Cupping therapy has been practiced across many cultures all over the world and the two main kinds of therapy are clearly wet and dry cupping.
Both have been known to be highly effective in curing ailments and are still used by modern day cupping therapists.
Dry cupping is a method by which suction is created on particular points on the patient’s body. Suction could be created by using heat to warm the cups so that the cooling air inside the cup creates a vacuum that tugs the skin upwards.
Other methods of creating suction include using an air pump to siphon air out of the cup. In today’s times, glass cups are used so that the therapist can monitor the condition of the skin. Medical grade silicone cups are also used because of their pliability.
For both wet and dry cupping we recommend this complete cupping set. It is professional grade and includes 19 cups with a pump, eliminating the need for fire.
Wet cupping takes the technique of dry cupping a step further. After applying dry cupping for about 3 to 5 minutes, the therapist performs tiny cuts on the raised area to allow for the elimination of toxic blood and fluids. These cuts or pricks might be performed with three-pronged needles like in the case of Chinese cupping therapy or with lancets or scalpels. Islamic cupping propagates the scraping of the skin.
Another cup is then placed on the same area to suck up the blood. The healer might also apply pressure around the treated area to speed the flow of blood. Later, the cut is treated with antiseptic ointments and bandages to assist in the healing process.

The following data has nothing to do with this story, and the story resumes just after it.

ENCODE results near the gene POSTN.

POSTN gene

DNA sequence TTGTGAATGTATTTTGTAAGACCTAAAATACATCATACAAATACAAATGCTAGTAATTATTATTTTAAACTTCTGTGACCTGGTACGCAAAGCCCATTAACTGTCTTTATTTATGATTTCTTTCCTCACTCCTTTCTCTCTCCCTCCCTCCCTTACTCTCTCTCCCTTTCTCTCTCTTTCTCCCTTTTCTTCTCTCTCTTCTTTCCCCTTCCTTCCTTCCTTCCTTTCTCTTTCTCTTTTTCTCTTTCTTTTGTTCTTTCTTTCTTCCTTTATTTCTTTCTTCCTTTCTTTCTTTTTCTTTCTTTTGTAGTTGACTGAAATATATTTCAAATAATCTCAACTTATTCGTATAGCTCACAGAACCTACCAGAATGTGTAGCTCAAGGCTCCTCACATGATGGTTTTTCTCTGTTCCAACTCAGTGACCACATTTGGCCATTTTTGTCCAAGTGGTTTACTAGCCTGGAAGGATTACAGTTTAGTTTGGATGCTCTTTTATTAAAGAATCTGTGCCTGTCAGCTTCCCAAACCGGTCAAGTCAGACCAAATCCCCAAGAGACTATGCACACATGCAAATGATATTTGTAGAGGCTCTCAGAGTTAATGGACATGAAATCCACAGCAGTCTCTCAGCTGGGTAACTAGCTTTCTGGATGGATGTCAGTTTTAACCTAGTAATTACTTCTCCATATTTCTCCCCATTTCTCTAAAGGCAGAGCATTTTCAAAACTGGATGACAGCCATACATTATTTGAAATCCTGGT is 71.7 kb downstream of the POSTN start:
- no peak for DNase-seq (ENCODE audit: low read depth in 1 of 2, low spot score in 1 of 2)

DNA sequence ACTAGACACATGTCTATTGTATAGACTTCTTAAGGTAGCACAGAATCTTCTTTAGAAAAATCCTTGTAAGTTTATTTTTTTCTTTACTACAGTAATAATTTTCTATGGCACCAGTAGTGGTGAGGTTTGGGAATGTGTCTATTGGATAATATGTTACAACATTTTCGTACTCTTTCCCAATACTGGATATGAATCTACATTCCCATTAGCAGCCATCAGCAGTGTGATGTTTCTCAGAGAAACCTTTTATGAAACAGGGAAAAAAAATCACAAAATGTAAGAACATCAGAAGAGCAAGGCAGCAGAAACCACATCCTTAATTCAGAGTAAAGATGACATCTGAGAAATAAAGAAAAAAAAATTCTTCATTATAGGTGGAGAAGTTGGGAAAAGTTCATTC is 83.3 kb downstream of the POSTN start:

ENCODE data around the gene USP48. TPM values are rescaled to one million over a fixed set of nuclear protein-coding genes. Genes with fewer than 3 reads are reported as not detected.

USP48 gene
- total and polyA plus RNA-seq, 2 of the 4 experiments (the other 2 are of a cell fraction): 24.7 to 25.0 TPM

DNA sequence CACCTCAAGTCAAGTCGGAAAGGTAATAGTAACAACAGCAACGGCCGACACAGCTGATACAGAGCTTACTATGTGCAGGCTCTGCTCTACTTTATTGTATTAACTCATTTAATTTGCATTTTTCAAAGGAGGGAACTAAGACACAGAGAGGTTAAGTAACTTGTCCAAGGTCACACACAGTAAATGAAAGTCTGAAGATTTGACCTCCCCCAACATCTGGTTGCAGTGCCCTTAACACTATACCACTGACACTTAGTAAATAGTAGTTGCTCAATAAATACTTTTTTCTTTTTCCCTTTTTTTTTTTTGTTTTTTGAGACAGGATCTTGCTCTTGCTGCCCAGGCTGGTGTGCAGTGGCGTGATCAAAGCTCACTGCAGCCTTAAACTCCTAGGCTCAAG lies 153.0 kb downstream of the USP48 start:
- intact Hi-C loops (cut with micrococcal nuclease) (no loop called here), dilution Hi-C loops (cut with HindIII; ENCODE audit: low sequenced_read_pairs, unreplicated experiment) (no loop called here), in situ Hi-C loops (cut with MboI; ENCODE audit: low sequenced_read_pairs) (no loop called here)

Effects and Discomfort Level
Dry cupping has an effect of redness of the skin and some amount of swelling when the blood and fluids accumulate under the skin. This therapy does not cause any pain and at the most the patient might experience a pinching sensation followed by a relaxed feeling. At times, blisters might form and the healer will tell you that this is an indication that the treatment has been effective in targeting the ailing section of the body.
In the case of wet cupping, some amount of discomfort is caused because the skin is cut. However, these cuts are only superficial and heal in a short time leaving behind no scars. On the request of the patient, the healer might offer local anesthesia. This eliminates the pain completely.
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Before performing dry cupping, the therapist might apply herbal oils or creams on the skin, especially if the treatment is to be combined with gliding cupping, a form of massage therapy.
But in the case of wet cupping, the healer takes care to sterilize the area before making cuts to ensure that there are no infections caused by the treatment.
When dry cupping is performed, the cupping therapist might perform massage therapy or hydration to reduce the appearance of redness and swelling.
This redness typically settles in a few days time. But when wet cupping is performed, aside from bandaging, no other treatments are applied.
Dry cupping can be combined with other forms of treatment such as massage therapy, gliding cupping, water cupping, magnetic cupping and many more.
Wet cupping can only be performed by itself.